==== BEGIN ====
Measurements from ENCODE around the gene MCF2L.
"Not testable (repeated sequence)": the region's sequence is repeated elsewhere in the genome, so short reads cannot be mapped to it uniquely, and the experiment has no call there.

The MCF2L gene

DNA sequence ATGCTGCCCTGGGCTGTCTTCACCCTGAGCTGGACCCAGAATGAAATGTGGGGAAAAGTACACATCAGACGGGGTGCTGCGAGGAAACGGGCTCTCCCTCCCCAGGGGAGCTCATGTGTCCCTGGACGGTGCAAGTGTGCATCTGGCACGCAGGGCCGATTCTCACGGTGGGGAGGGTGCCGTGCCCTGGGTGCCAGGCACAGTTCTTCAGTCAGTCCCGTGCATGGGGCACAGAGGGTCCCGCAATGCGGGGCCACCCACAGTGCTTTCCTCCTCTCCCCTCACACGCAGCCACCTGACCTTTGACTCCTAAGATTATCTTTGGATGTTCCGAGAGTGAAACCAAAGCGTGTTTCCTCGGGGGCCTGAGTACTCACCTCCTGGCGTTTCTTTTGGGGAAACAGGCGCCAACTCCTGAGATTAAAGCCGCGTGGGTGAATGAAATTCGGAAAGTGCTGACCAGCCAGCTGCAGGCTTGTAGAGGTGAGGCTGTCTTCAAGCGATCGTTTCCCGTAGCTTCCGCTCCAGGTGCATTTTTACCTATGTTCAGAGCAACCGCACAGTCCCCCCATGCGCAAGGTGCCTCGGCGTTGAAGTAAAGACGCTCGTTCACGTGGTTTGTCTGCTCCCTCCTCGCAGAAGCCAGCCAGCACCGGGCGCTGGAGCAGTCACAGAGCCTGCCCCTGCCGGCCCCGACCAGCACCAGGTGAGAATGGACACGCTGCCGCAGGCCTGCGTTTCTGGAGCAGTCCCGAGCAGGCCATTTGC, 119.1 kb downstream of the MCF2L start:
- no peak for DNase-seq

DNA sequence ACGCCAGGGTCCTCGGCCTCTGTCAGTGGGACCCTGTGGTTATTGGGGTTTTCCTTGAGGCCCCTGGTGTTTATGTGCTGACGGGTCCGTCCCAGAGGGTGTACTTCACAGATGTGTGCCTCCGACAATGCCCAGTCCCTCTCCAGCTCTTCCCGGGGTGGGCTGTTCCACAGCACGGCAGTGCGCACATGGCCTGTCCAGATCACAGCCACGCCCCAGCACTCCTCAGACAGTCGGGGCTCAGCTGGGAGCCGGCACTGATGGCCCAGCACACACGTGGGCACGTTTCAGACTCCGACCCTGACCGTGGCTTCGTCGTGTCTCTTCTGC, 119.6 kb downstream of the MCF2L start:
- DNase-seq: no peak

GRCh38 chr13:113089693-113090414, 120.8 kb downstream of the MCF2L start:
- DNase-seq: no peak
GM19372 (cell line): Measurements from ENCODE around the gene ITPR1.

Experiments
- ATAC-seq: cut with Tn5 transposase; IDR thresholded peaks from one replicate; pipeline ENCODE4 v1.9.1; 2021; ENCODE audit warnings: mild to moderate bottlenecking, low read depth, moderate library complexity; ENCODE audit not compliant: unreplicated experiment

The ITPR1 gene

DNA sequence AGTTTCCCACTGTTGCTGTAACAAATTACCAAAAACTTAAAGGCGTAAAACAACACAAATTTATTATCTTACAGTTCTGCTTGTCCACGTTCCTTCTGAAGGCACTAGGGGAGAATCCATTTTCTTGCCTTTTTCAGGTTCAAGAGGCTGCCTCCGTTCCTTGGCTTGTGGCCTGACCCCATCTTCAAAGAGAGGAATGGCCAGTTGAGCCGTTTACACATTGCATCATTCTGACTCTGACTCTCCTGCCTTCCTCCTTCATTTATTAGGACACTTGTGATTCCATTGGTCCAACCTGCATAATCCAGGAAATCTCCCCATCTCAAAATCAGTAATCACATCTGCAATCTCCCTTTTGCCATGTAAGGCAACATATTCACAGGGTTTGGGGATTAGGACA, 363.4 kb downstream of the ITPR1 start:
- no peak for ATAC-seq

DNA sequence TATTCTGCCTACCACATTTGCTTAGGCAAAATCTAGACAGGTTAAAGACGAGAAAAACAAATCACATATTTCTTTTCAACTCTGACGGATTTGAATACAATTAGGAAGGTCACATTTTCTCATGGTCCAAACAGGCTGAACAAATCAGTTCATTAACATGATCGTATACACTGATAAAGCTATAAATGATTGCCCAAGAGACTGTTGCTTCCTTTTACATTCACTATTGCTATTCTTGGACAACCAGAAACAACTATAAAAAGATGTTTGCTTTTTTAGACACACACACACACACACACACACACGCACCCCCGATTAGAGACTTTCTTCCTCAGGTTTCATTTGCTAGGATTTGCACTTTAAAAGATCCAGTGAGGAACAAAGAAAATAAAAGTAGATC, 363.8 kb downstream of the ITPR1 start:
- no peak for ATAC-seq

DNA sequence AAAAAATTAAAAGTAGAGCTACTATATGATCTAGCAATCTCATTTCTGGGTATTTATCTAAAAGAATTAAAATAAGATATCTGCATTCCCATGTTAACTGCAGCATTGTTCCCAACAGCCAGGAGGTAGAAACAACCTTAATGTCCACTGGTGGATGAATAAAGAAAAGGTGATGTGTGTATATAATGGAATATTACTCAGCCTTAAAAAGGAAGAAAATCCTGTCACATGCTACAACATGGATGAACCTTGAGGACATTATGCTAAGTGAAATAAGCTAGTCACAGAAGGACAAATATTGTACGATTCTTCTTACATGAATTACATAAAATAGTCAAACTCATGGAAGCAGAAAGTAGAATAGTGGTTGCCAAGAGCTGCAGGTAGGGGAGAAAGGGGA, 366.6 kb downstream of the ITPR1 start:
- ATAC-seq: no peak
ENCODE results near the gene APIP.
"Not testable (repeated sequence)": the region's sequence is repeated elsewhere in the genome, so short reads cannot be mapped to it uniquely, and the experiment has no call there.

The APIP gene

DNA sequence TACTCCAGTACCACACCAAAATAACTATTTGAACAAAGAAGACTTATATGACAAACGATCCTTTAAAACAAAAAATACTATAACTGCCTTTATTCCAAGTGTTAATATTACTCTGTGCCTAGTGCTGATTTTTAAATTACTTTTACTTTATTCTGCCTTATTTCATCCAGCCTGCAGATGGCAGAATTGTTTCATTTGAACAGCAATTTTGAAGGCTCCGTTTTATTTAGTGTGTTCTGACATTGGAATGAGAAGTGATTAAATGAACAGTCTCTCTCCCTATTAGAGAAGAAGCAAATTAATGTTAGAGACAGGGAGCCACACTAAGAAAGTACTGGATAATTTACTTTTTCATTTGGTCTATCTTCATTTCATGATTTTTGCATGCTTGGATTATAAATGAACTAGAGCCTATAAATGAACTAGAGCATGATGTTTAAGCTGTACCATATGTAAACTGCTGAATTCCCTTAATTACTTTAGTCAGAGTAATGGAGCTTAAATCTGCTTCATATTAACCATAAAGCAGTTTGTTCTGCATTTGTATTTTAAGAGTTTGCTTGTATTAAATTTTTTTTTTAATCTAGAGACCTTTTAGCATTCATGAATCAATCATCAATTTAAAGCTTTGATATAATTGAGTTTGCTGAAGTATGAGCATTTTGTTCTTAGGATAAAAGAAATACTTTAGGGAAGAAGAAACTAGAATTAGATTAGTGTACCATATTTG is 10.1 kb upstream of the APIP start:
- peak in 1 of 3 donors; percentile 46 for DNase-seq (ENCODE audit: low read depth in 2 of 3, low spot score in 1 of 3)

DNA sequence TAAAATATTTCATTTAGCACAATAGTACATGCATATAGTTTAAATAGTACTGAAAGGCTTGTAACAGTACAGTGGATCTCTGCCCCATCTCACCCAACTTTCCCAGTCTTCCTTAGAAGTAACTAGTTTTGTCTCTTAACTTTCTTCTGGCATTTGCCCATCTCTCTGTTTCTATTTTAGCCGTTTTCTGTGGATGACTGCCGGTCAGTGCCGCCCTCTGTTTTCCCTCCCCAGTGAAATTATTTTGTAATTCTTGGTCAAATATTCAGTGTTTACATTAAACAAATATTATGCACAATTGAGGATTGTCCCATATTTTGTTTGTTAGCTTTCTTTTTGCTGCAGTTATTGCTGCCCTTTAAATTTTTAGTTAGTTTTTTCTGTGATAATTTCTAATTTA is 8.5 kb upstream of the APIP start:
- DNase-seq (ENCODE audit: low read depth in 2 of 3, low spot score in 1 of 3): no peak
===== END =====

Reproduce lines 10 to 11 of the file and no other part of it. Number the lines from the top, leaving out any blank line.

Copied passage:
GM19372 (cell line): Measurements from ENCODE around the gene ITPR1.

Experiments